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FOR IMMEDIATE RELEASE
September 28, 2006
McKenna Announces $1.7 Million Agreement with PayPal to Protect Consumers


PayPal to clearly disclose customer rights and obligations

SEATTLE – Attorney General Rob McKenna today announced that Washington and 27 other states reached an agreement with PayPal, Inc. resolving concerns about the company’s business practices.

“Today’s settlement ensures that PayPal spells out important terms and conditions before a consumer becomes a PayPal member and each time a customer initiates a transaction,” McKenna said.

Under the agreement, PayPal denied any wrongdoing but voluntarily agreed to pay the states $1.7 million. Washington’s share is $144,500 and will cover attorneys’ costs and fees.

Washington was one of four states who initiated negotiations with PayPal beginning in 2003 in response to numerous consumer complaints. The Attorney General’s Office received 126 complaints about PayPal from 2000 through July of 2006.

PayPal is commonly used as a means to pay for items purchased from an online auction or Web site. The company enables e-mail users to transfer money to businesses or individuals without providing a credit card or bank account directly to the seller.

Consumers alleged that while engaged in a dispute with PayPal, the company would freeze access to money in the consumer’s PayPal account. Customers who expected to fund a payment through use of credit cards found instead that their bank accounts had been charged directly. Consumers also complained that although PayPal contracts provide members some protection when using their credit cards, the safeguards were no different than those already available to any credit card user.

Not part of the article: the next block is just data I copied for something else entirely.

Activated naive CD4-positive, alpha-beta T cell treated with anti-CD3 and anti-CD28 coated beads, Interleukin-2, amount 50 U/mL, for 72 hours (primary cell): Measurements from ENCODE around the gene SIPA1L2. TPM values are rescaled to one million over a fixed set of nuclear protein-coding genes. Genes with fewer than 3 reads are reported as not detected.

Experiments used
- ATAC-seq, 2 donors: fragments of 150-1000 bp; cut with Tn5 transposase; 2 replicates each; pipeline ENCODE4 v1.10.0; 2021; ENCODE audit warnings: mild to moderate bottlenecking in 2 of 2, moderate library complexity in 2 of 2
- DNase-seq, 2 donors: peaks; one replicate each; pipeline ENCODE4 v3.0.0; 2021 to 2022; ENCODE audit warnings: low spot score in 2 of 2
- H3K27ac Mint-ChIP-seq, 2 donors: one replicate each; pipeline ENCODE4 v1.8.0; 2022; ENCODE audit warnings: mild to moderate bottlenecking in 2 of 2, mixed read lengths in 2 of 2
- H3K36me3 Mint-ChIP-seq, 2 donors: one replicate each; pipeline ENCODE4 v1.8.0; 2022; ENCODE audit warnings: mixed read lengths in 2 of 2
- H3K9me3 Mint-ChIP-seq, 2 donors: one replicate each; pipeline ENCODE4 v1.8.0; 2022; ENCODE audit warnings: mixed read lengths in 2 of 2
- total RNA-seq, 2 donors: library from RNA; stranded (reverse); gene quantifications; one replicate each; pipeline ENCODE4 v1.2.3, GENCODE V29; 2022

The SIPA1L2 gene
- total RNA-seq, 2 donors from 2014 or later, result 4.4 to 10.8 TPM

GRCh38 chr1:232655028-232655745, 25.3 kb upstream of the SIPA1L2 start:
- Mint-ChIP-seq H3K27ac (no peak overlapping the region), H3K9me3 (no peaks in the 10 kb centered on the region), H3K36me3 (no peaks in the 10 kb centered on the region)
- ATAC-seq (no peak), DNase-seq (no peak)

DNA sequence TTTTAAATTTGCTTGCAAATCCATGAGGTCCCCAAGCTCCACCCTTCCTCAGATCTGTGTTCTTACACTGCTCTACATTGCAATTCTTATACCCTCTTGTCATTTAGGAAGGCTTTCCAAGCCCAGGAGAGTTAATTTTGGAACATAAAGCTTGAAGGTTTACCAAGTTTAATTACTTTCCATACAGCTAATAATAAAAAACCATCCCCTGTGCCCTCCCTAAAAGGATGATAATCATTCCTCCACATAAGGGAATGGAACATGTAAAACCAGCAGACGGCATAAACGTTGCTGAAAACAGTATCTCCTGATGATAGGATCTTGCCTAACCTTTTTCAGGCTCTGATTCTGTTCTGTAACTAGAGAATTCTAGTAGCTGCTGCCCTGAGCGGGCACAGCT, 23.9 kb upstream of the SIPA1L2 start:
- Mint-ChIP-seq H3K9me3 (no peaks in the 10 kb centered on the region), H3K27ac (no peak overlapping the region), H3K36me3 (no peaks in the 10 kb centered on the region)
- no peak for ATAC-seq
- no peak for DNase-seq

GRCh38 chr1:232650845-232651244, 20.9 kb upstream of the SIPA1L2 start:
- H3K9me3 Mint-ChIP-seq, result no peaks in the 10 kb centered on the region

McKenna said the states’ agreement requires PayPal to make several changes to its online payment service, including clearly and conspicuously disclosing all contractual terms and financial obligations.

When a PayPal member gets ready to make a purchase, he or she will be presented with a clear choice whether to pay by credit card, debit card or electronic funds transfer.

The agreement also requires PayPal to provide clear access to Web pages containing important differences between its in-house dispute resolution program and chargeback rights granted by federal law to consumers who use electronic banking, debit cards and credit cards to make payments and purchases.

“When transferring money online, consumers have the right to clear and easily accessible information regarding their rights and obligations,” McKenna said. “Under this agreement, consumers will no longer have to click through multiple hyperlinks to get critical information about their financial transactions.”

The states’ agreement does not affect other private class-action lawsuits in which PayPal has agreed to provide restitution to consumers.

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Contact:

Kristin Alexander, Public Information Officer, (206) 464-6432

Katherine Tassi, Assistant Attorney General, 206) 464-7744

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